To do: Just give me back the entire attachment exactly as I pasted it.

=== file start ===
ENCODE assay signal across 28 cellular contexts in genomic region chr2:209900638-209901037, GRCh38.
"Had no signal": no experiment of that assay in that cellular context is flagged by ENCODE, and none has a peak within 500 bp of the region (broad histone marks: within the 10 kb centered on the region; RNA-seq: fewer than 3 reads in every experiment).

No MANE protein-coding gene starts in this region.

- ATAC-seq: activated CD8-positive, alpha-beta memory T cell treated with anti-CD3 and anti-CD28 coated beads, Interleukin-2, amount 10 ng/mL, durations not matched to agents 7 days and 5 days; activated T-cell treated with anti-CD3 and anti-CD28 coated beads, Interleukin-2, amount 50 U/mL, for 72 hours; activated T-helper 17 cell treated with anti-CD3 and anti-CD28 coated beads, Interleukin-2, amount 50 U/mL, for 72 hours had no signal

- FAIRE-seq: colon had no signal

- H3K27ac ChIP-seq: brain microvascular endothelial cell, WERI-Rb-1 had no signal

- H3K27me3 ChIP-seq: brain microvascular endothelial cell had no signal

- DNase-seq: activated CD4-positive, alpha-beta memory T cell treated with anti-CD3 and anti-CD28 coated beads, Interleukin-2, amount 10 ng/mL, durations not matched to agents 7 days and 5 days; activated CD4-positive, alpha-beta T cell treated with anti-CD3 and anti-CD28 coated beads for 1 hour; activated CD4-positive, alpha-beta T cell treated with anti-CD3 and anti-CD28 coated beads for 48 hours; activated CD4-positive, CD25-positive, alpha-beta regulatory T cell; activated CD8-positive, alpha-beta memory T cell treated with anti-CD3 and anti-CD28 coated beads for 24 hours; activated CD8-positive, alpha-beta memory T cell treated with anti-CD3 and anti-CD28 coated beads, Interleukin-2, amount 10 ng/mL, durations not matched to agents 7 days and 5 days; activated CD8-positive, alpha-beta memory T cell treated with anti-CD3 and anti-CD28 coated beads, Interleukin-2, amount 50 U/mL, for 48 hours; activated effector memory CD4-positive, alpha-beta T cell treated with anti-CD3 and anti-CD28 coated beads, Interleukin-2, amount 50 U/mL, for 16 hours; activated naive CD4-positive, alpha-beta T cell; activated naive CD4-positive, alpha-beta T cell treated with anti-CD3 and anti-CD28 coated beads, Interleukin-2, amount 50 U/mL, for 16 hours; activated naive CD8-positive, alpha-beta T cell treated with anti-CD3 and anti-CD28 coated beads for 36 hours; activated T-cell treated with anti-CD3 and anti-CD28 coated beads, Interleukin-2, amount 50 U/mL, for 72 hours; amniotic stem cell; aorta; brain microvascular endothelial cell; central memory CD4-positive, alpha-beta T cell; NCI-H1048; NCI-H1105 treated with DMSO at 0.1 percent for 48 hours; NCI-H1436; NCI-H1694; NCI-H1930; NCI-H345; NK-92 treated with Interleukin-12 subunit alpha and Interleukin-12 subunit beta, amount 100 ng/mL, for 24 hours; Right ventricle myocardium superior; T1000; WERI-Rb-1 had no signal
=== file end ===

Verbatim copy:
ENCODE assay signal across 28 cellular contexts in genomic region chr2:209900638-209901037, GRCh38.
"Had no signal": no experiment of that assay in that cellular context is flagged by ENCODE, and none has a peak within 500 bp of the region (broad histone marks: within the 10 kb centered on the region; RNA-seq: fewer than 3 reads in every experiment).

No MANE protein-coding gene starts in this region.

- ATAC-seq: activated CD8-positive, alpha-beta memory T cell treated with anti-CD3 and anti-CD28 coated beads, Interleukin-2, amount 10 ng/mL, durations not matched to agents 7 days and 5 days; activated T-cell treated with anti-CD3 and anti-CD28 coated beads, Interleukin-2, amount 50 U/mL, for 72 hours; activated T-helper 17 cell treated with anti-CD3 and anti-CD28 coated beads, Interleukin-2, amount 50 U/mL, for 72 hours had no signal

- FAIRE-seq: colon had no signal

- H3K27ac ChIP-seq: brain microvascular endothelial cell, WERI-Rb-1 had no signal

- H3K27me3 ChIP-seq: brain microvascular endothelial cell had no signal

- DNase-seq: activated CD4-positive, alpha-beta memory T cell treated with anti-CD3 and anti-CD28 coated beads, Interleukin-2, amount 10 ng/mL, durations not matched to agents 7 days and 5 days; activated CD4-positive, alpha-beta T cell treated with anti-CD3 and anti-CD28 coated beads for 1 hour; activated CD4-positive, alpha-beta T cell treated with anti-CD3 and anti-CD28 coated beads for 48 hours; activated CD4-positive, CD25-positive, alpha-beta regulatory T cell; activated CD8-positive, alpha-beta memory T cell treated with anti-CD3 and anti-CD28 coated beads for 24 hours; activated CD8-positive, alpha-beta memory T cell treated with anti-CD3 and anti-CD28 coated beads, Interleukin-2, amount 10 ng/mL, durations not matched to agents 7 days and 5 days; activated CD8-positive, alpha-beta memory T cell treated with anti-CD3 and anti-CD28 coated beads, Interleukin-2, amount 50 U/mL, for 48 hours; activated effector memory CD4-positive, alpha-beta T cell treated with anti-CD3 and anti-CD28 coated beads, Interleukin-2, amount 50 U/mL, for 16 hours; activated naive CD4-positive, alpha-beta T cell; activated naive CD4-positive, alpha-beta T cell treated with anti-CD3 and anti-CD28 coated beads, Interleukin-2, amount 50 U/mL, for 16 hours; activated naive CD8-positive, alpha-beta T cell treated with anti-CD3 and anti-CD28 coated beads for 36 hours; activated T-cell treated with anti-CD3 and anti-CD28 coated beads, Interleukin-2, amount 50 U/mL, for 72 hours; amniotic stem cell; aorta; brain microvascular endothelial cell; central memory CD4-positive, alpha-beta T cell; NCI-H1048; NCI-H1105 treated with DMSO at 0.1 percent for 48 hours; NCI-H1436; NCI-H1694; NCI-H1930; NCI-H345; NK-92 treated with Interleukin-12 subunit alpha and Interleukin-12 subunit beta, amount 100 ng/mL, for 24 hours; Right ventricle myocardium superior; T1000; WERI-Rb-1 had no signal